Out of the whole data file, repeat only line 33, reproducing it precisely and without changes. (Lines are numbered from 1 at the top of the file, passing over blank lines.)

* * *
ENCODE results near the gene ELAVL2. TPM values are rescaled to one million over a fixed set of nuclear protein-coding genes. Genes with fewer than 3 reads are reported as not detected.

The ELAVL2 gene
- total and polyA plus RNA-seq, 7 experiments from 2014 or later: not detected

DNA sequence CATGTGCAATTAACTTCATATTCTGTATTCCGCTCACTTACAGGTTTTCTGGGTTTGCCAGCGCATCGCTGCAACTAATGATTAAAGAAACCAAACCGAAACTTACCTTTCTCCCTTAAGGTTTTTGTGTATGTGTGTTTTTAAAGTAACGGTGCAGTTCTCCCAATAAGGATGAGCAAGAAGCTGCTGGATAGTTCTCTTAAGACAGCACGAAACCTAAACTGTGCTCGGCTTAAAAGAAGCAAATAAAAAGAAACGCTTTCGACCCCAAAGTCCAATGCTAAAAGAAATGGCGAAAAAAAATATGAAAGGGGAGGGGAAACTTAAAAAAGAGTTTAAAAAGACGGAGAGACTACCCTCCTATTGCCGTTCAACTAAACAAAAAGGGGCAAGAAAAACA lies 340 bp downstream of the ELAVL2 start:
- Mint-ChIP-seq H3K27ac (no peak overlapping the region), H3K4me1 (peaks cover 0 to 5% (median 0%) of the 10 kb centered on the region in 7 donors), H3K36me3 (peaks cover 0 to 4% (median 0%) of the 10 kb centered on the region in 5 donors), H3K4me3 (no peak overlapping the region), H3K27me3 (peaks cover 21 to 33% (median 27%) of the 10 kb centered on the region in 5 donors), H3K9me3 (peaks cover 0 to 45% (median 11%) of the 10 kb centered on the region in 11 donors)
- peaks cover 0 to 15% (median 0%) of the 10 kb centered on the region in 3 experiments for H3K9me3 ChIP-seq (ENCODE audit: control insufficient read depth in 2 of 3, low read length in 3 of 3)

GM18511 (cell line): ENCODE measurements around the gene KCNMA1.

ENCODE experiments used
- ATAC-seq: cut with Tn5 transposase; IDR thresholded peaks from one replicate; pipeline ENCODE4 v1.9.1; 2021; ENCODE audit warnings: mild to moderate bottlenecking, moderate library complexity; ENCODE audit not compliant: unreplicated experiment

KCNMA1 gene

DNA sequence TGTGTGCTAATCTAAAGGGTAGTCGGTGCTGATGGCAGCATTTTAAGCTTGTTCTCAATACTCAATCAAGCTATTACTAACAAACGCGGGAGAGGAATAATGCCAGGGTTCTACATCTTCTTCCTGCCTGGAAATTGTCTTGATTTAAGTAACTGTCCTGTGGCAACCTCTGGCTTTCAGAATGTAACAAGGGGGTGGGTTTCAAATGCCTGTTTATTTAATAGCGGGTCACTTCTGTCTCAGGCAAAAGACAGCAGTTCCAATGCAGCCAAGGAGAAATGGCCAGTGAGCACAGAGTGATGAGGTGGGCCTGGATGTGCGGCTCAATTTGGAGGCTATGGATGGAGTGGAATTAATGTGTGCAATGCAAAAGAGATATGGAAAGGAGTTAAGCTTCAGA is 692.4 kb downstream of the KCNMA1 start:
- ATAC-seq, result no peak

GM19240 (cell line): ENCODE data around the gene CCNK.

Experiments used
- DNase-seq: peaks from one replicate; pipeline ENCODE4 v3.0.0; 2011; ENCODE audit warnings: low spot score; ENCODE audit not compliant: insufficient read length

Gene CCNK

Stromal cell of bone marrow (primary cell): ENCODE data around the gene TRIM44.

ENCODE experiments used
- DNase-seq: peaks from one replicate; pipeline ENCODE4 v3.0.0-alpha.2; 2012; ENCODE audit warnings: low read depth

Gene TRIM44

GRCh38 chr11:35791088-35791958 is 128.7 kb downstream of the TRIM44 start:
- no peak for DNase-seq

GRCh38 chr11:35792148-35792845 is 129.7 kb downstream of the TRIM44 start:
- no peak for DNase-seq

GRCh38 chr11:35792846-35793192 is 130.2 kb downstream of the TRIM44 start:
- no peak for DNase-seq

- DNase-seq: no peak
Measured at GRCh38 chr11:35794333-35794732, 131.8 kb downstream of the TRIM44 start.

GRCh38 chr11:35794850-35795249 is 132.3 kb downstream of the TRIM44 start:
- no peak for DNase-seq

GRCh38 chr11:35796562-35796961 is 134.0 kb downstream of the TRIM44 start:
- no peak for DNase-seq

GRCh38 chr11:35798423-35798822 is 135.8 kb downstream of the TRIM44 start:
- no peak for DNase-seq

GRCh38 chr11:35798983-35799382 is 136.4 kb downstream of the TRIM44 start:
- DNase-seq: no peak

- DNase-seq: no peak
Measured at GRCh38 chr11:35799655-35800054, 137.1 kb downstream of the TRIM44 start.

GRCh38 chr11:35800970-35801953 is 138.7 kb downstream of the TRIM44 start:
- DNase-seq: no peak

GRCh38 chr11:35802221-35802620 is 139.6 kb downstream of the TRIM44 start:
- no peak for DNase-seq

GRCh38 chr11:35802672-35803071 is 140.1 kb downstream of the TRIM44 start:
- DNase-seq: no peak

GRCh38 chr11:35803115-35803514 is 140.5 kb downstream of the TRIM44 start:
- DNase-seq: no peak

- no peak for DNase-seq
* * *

GRCh38 chr11:35798423-35798822 is 135.8 kb downstream of the TRIM44 start: